The parent company of Hill Bros. Coffee and Chock Full O'Nuts has partnered with the tiny, Minnesota-based operation to convert millions of pounds of roasted coffee-bean waste into commercial fertilizer. Source: Minneapolis Star-Tribune, 3/28/17

Innovative 'Agrihood' Project Helping to Feed, Revitalize Detroit
The Michigan Urban Farming Initiative launched a crowdfunding campaign to develop an abandoned three-story apartment complex in Detroit into a community center that will feature community kitchens and a healthy food cafe to complement its adjacent gardens, orchard and cistern. MUFI co-founder Tyson Gersh says the group plans "to show proof of concept that the agrihood model can in fact work, and work very well, in an urban setting." Source: Sustainable Brands, 3/24/17

Climate change is more than a tech problem, so we need more than a tech solution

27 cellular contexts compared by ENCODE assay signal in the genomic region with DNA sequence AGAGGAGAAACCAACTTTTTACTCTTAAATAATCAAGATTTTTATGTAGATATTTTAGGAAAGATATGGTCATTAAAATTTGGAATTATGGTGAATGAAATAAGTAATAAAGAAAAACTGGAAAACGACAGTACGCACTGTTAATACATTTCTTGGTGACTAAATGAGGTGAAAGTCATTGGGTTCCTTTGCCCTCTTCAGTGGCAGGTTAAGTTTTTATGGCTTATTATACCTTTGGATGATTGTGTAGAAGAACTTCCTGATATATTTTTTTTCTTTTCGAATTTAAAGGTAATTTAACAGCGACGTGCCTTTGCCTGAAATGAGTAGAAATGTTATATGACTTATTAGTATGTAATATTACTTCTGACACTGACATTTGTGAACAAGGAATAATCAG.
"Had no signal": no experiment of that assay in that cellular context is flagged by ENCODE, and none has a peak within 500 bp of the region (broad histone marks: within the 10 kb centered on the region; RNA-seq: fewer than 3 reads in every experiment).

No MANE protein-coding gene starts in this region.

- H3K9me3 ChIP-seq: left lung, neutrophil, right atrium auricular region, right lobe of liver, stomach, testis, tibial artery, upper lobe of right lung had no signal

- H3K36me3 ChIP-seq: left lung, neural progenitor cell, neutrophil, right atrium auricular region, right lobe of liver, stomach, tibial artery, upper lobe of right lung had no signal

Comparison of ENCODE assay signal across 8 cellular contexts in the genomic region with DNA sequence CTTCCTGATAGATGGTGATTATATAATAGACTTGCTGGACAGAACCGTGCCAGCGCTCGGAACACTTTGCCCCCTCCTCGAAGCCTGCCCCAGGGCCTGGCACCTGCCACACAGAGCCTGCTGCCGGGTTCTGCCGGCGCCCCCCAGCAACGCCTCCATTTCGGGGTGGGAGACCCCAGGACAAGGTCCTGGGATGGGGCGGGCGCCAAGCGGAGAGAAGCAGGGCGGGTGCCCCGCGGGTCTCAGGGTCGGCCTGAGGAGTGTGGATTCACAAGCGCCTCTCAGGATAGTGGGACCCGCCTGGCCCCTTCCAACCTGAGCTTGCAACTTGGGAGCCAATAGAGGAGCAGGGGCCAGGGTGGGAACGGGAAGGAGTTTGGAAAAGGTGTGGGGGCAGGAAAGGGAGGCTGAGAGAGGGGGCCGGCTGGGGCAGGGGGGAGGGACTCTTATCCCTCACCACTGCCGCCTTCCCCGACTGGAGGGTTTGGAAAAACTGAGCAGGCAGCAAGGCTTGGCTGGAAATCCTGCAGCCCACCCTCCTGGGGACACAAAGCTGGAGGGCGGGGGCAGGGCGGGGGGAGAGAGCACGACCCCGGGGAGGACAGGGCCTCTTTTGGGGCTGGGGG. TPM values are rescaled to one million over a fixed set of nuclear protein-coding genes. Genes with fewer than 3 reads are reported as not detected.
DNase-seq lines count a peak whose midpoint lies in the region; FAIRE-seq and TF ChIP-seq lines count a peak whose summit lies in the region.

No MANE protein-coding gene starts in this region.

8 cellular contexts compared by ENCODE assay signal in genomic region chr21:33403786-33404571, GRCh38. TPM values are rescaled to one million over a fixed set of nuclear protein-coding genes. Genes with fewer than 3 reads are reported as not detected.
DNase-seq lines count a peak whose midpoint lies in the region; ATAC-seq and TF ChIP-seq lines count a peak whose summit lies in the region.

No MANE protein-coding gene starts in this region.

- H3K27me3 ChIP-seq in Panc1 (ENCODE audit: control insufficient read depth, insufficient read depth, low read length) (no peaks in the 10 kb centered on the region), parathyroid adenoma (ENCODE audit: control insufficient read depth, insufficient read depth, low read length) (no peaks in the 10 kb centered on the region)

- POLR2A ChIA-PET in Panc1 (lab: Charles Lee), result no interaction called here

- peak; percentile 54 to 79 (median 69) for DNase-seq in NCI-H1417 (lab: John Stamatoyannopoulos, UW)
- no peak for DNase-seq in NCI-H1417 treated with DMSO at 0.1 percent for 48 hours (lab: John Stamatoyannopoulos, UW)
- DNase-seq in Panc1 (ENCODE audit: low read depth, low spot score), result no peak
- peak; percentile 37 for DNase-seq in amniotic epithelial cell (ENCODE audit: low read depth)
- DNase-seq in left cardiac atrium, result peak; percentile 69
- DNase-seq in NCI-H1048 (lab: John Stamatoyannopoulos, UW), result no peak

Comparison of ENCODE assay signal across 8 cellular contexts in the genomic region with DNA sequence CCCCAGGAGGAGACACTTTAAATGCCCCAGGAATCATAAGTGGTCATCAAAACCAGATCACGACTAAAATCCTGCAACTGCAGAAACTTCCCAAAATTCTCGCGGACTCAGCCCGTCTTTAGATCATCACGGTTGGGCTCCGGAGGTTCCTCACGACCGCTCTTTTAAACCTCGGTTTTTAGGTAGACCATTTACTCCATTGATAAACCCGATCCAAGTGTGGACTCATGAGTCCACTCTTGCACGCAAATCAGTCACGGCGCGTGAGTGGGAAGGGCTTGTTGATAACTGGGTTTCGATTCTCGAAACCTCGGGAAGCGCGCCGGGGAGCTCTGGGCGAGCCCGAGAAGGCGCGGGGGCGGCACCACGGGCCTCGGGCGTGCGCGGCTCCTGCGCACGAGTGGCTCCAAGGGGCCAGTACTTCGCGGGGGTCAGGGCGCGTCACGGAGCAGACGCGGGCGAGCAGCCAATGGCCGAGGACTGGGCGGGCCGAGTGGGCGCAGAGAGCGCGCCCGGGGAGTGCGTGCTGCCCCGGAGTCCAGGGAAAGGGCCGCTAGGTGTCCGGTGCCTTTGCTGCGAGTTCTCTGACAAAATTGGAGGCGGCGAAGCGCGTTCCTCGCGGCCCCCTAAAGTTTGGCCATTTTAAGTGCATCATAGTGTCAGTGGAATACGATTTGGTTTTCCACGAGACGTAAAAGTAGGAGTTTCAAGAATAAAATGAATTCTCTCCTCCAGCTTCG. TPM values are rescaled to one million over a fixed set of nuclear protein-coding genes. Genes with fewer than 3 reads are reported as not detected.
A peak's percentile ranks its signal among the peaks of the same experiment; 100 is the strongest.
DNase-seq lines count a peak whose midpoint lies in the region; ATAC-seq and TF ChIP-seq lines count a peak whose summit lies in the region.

Climate change mitigation requires systemic social change, not just technological optimism. Source: Ensia, 3/20/17

How new technologies are shrinking wastewater's hefty carbon footprint
Communities looking to reduce fossil fuel use find opportunity in energy-hogging treatment plants. Source: Ensia, 3/27/17

Tuesday, March 28, 2017
University of Minnesota researchers invent nano-sponge to soak up pollution
Researchers at the University of Minnesota reported recently that they have developed a way to use one of the most common of all cleaning tools to remove one of the most toxic and widespread pollutants from contaminated water. Their breakthrough: They permeate the sponge with the natural element selenium by growing it inside from the atom level on up. Soak the sponge in contaminated water, the mercury binds with the selenium, and the water is essentially purified. Source: Minneapolis Star-Tribune, 3/24/17

Nike, Circular Economy Firm Miniwiz Develop Sustainable Packaging from Trash
Nike has developed new sustainable packaging for its shoes, working in collaboration with Arthur Huang, the CEO and founder of Taiwanese firm Miniwiz, which recycles consumer and industrial waste into new products.